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HHS Secretary Nominee Feels the Heat in Hearing

HHS Secretary Nominee Feels the Heat in Hearing

Welcome to Practice Rounds, our weekly column exploring what's being covered in the larger world of healthcare.

Tom Price Defends Himself in Hearing

Rep. Tom Price, an orthopedic surgeon and Republican Congressman from Georgia, had his first hearing this week on whether or not he will lead the U.S. Department of Health and Human Services (HHS). The hearing was contentious as Price's financial investments were brought into question. Democrats aimed questions at Price on whether he invested in health companies and then introduced legislation to help them. For his part, Price said he was unaware what stocks his trader bought. There were also questions and arguments on his philosophy over giving health insurance for everybody, Medicaid expansion, lowering drug prices and more. Price's second hearing will commence next week. After that hearing, his confirmation will be put to a vote in the House and Senate.

Obamacare's Popularity Increases

As it faces near-certain extinction, the Affordable Care Act's popularity continues to rise. According to a NBC News/Wall Street Journal poll, 45 percent of Americans say the health law is a good idea, while 41 percent say it's a bad idea. For this particular poll, this is the highest percentage of people that have ever said it's a good idea and the first indicator more people supporting Obamacare. Moreover, half of the people in the poll say that they have no faith in the Republicans to replace the law with something better. Congressional Republicans have already begun the process of repealing the health law. 

Surprise Bills for All

A recent study this week found that one in five patients that go to the emergency room are faced with a surprise bill afterwards. It's not just emergency physicians that are providing surprise bills either, found the Johns Hopkins University Bloomberg School of Public Health in a recent study. Researchers found that anesthesiologists, emergency physicians, pathologists, and radiologists all charge more than four times what Medicare pays for similar services. Researchers from Johns Hopkins say that most patients do not choose doctors with the highest markups, allowing them no opportunity to anticipate how high their bills will be. "Many people are shocked two weeks or two months later when they get a bill from a doctor they didn't really meet and no one told them what the exam would cost and later they discover the price is outrageous. But this is happening all the time," study author Gerard F. Anderson, PhD, a professor in the Department of Health Policy and Management at the Bloomberg School, said in a statement.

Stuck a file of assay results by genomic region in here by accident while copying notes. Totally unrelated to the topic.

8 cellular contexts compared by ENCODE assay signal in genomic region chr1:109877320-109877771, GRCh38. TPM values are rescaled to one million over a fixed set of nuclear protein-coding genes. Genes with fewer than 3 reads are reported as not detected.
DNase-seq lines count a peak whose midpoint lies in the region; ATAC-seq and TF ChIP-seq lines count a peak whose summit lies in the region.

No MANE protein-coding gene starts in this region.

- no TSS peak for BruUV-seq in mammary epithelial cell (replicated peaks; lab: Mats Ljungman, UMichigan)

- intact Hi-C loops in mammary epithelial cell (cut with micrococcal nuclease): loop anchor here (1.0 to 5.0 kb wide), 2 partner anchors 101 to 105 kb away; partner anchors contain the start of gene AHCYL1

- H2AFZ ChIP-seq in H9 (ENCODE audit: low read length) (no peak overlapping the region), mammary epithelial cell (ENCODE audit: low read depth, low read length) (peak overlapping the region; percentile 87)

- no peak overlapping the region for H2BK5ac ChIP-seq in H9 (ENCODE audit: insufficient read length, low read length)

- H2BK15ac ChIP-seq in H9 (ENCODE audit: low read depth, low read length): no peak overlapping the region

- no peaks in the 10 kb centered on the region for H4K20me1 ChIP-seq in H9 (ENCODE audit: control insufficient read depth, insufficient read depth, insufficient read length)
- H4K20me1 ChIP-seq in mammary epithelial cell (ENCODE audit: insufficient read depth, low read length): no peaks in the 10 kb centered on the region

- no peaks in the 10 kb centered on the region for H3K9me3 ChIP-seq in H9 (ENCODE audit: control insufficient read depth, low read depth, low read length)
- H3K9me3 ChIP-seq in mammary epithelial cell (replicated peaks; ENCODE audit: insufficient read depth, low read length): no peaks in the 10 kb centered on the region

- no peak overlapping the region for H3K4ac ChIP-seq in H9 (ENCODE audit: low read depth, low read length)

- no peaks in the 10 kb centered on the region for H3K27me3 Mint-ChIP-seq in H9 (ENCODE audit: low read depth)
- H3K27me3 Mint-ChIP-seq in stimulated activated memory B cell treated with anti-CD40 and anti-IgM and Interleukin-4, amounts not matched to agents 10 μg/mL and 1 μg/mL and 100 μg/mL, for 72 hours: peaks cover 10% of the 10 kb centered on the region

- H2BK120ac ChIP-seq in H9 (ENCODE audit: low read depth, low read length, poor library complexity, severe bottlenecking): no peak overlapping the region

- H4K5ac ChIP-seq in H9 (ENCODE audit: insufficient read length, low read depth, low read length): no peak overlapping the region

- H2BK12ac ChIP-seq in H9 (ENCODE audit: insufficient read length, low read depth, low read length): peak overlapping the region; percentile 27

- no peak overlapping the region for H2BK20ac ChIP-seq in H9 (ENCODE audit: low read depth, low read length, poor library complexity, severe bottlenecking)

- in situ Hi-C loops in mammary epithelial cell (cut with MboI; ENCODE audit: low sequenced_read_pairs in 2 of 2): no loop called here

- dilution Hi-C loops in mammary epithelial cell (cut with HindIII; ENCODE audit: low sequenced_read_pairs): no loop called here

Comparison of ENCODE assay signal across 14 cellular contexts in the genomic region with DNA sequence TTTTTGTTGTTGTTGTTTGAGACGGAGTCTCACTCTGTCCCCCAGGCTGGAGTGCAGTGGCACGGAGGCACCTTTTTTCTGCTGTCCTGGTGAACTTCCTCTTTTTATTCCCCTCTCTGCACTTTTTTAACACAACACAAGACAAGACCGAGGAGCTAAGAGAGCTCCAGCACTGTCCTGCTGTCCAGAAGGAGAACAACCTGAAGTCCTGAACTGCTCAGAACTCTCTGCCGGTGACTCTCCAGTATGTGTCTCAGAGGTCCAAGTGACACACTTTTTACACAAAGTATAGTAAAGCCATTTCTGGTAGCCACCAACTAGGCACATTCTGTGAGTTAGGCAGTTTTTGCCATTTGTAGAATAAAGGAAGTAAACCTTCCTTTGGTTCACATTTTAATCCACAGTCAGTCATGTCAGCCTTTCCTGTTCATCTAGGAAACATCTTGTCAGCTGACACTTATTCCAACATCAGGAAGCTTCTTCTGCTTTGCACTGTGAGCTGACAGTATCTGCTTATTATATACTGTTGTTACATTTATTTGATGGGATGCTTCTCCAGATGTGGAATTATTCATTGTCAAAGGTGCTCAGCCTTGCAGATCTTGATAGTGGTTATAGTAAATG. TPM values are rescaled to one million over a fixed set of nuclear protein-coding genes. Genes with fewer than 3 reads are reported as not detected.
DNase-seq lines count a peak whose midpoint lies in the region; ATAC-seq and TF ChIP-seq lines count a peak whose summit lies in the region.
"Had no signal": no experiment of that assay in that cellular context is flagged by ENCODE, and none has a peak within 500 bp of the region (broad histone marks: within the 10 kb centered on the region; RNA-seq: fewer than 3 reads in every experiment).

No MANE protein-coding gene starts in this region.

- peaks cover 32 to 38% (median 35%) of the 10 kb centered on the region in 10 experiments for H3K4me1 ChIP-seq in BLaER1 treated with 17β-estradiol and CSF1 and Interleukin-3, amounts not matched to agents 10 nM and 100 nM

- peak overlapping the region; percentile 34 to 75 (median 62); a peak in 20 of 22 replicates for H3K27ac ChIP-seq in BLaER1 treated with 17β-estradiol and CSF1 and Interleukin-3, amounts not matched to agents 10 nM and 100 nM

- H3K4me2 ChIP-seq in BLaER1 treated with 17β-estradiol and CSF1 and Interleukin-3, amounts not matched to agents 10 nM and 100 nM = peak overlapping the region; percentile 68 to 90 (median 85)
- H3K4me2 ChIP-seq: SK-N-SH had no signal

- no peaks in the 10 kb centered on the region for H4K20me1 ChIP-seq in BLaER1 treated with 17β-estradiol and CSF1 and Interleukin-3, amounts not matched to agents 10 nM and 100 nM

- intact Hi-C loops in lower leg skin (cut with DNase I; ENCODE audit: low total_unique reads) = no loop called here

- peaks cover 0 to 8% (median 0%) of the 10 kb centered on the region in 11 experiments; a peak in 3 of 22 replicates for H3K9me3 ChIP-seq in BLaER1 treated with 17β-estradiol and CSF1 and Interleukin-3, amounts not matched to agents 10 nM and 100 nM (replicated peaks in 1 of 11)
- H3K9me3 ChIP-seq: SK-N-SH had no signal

Court Cases to Watch

There are several high profile cases that health executives should be following this year, reports Managed Health Executive.  In particular, the U.S. Department of Justice (DOJ) is challenging the merger of Anthem, Inc. and Cigna Corp. The DOJ is concerned that since the two insurers cover about 17 percent of the U.S. population, a joint company would leave only three insurers capable of providing nationwide employer-provided health insurance coverage for larger employers. The court result could have an impact on another major merger, between Aetna and Humana.  These court cases will be decided in the U.S. District Court, District of Columbia at the end of January.

Quote of the Week:

The Why and How of Dismissing a Patient

 "If a patient is being abusive, either to your staff or financially abusing you … if this is a business arrangement, you don't have to put up with that. Asking them to leave for whatever your reason, you should have documentation, but it's your practice. You can ask people to leave."

Rebecca Fox, a pediatrician at FoxCare Integrative Pediatrics in Loudon County, Va.

 
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